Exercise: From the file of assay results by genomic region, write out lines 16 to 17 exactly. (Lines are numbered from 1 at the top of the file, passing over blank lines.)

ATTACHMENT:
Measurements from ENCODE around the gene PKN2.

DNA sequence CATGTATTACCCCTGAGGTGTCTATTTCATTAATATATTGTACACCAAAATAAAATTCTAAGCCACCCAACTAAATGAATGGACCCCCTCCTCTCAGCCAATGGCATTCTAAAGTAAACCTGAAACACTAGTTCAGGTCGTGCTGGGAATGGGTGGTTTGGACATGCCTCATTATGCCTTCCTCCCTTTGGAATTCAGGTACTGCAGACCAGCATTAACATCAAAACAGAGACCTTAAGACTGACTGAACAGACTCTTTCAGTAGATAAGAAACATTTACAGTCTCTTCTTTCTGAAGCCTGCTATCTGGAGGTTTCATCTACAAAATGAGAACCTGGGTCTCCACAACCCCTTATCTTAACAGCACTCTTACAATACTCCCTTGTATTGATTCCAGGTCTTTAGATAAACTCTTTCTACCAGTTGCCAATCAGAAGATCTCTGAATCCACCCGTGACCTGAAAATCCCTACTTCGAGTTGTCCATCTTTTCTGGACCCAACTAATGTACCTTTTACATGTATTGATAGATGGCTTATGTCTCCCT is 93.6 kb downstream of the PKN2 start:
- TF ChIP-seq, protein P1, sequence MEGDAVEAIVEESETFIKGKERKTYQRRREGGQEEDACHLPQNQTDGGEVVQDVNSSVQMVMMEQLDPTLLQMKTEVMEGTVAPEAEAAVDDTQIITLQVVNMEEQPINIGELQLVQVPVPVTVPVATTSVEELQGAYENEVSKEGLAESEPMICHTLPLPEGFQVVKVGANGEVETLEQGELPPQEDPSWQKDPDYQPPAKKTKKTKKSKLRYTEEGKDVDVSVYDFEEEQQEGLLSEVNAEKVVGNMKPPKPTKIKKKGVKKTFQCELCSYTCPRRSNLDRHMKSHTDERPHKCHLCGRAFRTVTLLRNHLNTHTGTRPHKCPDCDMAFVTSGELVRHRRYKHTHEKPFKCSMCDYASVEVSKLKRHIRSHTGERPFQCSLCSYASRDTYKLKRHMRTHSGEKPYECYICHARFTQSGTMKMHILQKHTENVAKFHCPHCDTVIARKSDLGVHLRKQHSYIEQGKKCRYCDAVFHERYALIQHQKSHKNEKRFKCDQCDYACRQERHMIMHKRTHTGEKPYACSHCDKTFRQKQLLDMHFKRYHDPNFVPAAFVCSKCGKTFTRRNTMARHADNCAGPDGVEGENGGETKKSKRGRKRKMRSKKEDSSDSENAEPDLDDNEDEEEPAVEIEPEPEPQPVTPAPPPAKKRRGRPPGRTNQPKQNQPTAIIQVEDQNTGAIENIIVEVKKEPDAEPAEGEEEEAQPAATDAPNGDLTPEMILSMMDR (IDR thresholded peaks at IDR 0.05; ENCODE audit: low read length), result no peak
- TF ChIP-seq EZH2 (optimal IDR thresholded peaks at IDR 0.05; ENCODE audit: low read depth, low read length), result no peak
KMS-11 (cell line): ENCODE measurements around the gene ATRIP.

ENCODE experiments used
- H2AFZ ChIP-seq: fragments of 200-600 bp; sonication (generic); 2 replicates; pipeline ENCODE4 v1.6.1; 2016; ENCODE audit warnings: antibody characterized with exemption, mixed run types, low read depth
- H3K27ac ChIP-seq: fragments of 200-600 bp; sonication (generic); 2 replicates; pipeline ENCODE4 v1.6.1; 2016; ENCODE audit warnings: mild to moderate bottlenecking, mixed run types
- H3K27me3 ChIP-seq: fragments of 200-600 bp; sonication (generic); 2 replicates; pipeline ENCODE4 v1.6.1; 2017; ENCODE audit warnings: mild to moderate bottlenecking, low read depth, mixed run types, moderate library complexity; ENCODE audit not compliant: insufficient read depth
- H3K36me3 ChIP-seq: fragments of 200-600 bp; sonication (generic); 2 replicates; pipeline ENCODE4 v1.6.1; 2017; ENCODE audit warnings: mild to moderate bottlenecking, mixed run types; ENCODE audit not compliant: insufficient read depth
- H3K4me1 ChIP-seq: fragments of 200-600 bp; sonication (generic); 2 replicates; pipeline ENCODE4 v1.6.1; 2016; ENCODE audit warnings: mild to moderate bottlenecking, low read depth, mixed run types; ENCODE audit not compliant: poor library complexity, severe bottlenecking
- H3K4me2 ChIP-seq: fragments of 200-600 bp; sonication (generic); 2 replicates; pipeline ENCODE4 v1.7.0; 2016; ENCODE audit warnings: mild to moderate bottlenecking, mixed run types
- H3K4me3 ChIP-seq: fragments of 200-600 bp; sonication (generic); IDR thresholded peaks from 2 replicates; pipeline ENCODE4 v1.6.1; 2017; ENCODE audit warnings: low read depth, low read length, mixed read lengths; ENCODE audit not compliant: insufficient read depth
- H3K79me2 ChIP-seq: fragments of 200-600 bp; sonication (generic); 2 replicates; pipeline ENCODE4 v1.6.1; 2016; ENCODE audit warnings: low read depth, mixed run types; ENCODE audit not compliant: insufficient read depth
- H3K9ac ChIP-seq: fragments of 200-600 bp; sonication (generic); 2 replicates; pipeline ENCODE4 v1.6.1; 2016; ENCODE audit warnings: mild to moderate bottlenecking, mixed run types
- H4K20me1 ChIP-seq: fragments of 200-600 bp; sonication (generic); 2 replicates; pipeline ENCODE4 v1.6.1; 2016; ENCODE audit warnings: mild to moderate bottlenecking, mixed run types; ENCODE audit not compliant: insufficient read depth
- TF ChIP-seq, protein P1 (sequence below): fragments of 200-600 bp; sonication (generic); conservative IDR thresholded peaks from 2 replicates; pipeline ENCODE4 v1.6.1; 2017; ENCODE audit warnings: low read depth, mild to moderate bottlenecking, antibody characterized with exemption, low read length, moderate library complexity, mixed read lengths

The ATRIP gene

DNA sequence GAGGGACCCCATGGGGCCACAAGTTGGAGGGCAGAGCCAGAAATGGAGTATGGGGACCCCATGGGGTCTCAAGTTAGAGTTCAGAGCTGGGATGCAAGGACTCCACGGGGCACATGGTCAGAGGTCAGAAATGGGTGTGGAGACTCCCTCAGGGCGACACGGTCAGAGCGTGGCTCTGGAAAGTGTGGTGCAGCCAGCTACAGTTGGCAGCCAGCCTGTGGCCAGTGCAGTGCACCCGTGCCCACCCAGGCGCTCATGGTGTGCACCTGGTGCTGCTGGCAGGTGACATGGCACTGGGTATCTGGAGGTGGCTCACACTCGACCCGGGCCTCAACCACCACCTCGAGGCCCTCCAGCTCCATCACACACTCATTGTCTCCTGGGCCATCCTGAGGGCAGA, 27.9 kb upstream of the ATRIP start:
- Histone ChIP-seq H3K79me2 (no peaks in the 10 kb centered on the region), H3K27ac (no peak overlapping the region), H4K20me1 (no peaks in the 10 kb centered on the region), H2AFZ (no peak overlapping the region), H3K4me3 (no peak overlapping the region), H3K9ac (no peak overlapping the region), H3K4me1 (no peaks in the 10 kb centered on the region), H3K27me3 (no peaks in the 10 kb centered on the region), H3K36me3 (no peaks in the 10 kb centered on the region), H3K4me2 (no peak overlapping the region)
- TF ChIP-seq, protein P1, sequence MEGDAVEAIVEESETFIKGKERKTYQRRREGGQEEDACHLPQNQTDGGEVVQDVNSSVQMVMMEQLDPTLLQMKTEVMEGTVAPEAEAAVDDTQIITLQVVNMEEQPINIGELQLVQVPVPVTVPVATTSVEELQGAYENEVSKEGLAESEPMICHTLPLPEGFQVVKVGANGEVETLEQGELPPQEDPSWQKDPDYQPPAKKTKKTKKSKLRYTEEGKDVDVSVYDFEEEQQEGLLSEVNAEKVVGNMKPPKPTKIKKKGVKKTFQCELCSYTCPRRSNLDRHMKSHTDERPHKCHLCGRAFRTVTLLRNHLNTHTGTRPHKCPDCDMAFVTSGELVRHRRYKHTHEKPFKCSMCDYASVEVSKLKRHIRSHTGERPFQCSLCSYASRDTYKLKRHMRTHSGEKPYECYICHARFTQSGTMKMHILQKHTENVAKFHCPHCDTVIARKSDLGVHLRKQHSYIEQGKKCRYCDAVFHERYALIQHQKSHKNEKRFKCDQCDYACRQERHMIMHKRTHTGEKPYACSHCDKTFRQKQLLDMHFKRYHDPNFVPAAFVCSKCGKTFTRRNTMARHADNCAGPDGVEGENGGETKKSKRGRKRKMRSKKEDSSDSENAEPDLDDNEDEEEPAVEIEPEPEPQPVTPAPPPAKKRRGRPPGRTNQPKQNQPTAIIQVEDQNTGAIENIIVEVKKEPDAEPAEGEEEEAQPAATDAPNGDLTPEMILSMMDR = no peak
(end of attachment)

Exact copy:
- H4K20me1 ChIP-seq: fragments of 200-600 bp; sonication (generic); 2 replicates; pipeline ENCODE4 v1.6.1; 2016; ENCODE audit warnings: mild to moderate bottlenecking, mixed run types; ENCODE audit not compliant: insufficient read depth
- TF ChIP-seq, protein P1 (sequence below): fragments of 200-600 bp; sonication (generic); conservative IDR thresholded peaks from 2 replicates; pipeline ENCODE4 v1.6.1; 2017; ENCODE audit warnings: low read depth, mild to moderate bottlenecking, antibody characterized with exemption, low read length, moderate library complexity, mixed read lengths